Which bonds offer non-taxable interest?November 26th, 2011 by Marc Prosser
The nice thing with bonds and other fixed income investments such as annuities, is that there are wonderful products that either provide tax free, or tax deferred income. If you are in a relatively low tax bracket this is probably not going to play a major role in your investment choices. However, since your viewing this site, you are probably in a high tax bracket (or will be) and tax considerations are important to you. Many people also change tax brackets as they age. Those in there 20s and 30s often mover into higher brackets, while those retiring often move into a lower brackets. You should keep in mind not only your current tax bracket but also what your tax bracket will be when receiving the income.
Taxes can originate at a federal, state and local level. Some fixed income products are taxed at one level of government, but not at another. For instance, U.S. Treasury bonds are taxed federally, but are exempt from state and local taxes. Some products are exempt from all taxes in certain situations, an example being many municipal bonds which are issued in the same state where the purchaser resides.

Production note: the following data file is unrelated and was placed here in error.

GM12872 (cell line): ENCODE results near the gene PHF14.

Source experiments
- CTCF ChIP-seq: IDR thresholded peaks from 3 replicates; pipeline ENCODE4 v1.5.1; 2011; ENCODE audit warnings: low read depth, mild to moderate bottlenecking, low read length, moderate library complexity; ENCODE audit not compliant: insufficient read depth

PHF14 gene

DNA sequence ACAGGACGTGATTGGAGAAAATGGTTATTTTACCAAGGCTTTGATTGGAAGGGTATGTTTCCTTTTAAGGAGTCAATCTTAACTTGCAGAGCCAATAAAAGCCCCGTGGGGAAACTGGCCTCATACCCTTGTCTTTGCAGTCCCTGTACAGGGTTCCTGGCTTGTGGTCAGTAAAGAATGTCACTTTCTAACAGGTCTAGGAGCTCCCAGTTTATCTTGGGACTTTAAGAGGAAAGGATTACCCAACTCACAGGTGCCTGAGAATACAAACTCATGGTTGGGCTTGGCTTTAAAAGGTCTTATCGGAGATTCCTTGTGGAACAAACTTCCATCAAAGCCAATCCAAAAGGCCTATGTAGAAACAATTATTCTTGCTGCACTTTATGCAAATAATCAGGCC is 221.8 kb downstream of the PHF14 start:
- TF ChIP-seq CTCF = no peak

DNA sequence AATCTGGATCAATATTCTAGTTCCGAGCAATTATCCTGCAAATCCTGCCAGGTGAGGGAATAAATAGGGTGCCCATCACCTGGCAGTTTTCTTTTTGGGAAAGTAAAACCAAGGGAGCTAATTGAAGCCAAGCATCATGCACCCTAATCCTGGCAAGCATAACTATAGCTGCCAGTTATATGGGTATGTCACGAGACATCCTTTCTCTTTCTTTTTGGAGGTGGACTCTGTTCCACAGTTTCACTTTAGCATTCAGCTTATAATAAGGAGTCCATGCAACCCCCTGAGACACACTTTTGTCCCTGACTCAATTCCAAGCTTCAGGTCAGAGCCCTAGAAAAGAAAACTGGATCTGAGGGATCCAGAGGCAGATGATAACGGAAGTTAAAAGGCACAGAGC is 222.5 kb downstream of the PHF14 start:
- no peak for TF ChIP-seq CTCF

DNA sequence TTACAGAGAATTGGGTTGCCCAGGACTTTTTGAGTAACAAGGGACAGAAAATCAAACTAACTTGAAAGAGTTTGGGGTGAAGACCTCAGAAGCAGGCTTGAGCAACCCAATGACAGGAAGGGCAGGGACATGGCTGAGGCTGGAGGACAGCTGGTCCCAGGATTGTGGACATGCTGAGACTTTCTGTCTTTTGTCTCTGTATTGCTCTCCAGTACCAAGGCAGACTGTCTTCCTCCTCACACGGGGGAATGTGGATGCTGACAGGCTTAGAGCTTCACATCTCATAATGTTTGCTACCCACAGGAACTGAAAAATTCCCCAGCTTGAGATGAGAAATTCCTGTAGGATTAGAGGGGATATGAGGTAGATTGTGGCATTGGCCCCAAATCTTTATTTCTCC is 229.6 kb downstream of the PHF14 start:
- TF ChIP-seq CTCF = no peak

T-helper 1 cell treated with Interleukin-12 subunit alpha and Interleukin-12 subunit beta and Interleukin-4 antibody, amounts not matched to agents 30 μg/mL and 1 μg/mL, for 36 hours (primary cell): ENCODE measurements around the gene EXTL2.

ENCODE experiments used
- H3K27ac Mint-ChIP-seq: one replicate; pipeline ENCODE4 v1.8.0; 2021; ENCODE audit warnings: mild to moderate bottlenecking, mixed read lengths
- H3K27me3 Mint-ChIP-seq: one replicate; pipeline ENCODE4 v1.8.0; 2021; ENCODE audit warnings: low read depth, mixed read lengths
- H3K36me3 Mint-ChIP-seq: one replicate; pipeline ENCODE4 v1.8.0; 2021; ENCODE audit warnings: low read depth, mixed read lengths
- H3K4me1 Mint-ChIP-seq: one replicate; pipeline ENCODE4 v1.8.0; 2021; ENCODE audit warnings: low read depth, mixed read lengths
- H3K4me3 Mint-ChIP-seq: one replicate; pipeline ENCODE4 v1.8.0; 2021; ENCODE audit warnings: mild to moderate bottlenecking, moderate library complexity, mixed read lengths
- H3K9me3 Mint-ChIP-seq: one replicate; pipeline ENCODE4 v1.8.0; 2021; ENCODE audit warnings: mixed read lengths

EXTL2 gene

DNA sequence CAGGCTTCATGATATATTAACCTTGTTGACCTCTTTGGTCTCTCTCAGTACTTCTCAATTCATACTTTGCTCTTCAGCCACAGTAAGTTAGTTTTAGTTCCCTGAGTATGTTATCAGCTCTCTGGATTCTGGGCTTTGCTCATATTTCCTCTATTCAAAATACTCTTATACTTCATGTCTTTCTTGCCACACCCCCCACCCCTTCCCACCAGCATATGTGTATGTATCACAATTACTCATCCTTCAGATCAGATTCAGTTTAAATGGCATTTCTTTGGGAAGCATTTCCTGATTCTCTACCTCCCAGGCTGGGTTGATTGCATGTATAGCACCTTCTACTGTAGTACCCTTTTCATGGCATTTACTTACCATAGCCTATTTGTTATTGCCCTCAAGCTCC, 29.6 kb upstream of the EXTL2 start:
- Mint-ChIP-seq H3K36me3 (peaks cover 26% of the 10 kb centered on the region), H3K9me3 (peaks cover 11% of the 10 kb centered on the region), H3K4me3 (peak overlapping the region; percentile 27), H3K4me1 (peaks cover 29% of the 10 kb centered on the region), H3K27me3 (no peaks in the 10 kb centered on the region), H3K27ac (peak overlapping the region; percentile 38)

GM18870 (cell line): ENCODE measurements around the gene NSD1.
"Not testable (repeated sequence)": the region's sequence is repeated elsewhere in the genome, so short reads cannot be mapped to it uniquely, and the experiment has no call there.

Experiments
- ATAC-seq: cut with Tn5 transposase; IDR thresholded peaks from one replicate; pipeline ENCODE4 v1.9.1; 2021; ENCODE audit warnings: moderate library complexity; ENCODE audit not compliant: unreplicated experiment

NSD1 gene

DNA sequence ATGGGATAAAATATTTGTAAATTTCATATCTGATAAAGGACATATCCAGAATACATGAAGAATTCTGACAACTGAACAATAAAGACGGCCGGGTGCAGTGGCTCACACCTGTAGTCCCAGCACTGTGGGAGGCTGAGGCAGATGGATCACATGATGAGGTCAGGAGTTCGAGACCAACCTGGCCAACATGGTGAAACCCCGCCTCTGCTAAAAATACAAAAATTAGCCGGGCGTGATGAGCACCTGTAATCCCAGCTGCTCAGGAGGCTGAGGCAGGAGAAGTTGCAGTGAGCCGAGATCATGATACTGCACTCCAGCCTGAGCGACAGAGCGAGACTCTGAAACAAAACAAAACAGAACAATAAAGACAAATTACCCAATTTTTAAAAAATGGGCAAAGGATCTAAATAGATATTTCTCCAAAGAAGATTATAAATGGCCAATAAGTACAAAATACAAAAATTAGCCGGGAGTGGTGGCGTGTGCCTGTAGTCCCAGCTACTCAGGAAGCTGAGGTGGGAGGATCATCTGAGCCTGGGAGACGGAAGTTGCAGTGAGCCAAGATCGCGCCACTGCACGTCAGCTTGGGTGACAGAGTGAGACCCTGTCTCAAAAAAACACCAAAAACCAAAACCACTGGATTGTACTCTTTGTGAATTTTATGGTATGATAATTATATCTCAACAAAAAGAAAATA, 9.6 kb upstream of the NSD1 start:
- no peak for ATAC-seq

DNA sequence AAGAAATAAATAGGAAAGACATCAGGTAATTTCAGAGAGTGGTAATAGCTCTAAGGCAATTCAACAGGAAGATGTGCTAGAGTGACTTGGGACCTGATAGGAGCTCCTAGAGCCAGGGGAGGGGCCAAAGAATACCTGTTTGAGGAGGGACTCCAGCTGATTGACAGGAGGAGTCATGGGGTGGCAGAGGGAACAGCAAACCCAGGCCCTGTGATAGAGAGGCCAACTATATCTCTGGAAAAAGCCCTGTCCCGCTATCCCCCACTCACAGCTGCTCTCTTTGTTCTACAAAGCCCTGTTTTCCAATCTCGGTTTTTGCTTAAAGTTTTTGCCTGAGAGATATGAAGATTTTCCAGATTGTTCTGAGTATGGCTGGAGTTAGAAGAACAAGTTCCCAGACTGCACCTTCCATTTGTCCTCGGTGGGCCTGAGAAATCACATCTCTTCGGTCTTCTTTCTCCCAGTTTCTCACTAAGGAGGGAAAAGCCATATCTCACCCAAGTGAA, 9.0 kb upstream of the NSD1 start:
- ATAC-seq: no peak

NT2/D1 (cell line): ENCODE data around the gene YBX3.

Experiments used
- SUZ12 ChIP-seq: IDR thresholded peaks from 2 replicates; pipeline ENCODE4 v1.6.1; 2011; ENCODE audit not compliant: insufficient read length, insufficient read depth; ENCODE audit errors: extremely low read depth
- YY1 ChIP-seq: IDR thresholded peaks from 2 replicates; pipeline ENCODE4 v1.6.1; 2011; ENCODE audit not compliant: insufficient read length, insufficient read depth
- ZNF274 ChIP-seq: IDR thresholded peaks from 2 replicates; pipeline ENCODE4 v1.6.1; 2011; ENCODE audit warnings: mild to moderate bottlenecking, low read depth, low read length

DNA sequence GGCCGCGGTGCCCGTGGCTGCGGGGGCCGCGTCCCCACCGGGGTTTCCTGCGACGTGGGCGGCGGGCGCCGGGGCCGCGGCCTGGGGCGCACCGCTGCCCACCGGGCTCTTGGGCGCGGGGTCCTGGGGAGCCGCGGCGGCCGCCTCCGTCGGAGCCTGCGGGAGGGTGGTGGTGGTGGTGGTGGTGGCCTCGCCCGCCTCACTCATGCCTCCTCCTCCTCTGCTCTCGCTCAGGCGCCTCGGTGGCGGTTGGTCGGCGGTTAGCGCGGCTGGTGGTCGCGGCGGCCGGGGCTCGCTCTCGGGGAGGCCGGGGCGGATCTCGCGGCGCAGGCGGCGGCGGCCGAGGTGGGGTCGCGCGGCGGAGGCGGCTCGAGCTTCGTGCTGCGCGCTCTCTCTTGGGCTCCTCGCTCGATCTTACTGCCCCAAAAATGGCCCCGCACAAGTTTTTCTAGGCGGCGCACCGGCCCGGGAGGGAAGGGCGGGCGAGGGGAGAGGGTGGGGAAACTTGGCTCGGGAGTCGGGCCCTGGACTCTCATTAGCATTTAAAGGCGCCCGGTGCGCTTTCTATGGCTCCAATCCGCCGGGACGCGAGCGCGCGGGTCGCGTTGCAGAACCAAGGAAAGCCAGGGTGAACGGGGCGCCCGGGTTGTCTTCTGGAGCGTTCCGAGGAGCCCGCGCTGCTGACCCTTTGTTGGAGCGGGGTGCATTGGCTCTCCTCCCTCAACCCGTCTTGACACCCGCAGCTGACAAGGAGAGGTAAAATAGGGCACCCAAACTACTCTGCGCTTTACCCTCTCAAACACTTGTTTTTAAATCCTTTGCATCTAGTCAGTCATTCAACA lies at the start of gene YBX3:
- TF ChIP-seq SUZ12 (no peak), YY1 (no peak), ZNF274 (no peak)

Are Tax Exempt Bonds Always the Superior Choice?
Not necessarily. It will depend on your tax band. A ten year bond with tax exemption and a lower yield, compared to a ten year bond that is taxable but with a higher yield, may be of interest to investors in higher tax bands: these investors can leverage the tax exemption to end up with more money after taxes, despite the lower yield. Investors in lower tax bands won’t get the same benefit and may be better off taking the taxable, higher yield product. We have a lesson on how to determine whether a taxable or tax exempt bond makes more sense for your situation here and a taxable vs. tax exempt calculator here.
In most cases the profits from an investment are taxed as they occur, regardless of when they are actually realized. As an example, if you buy a 5 year zero coupon bond, you are taxed each year on the interest that has “accrued” for that year. This is true even though the interest is not actually paid out to you until the 5 year maturity date.
Some investments, such as savings bonds and annuities, allow you to defer taxes on profits until they are actually paid out, or withdrawn from your account. This is a major benefit, as the profits on your investment are also not taxed until that time. When factoring in the additional compound interest that you are able to earn as a result, the difference in return between a taxable and tax deferred investment can be quite large. As many people are in a lower tax bracket once they reach retirement, this is also an especially important consideration for those who are saving for retirement.
If you are holding your investments in a retirement account such as an IRA or 401K, then tax deferred investment options do not offer you any additional benefit. As the tax deferral benefit of an investment generally comes at the price of a interest rate, they should generally be considered only when investing outside of your retirement account.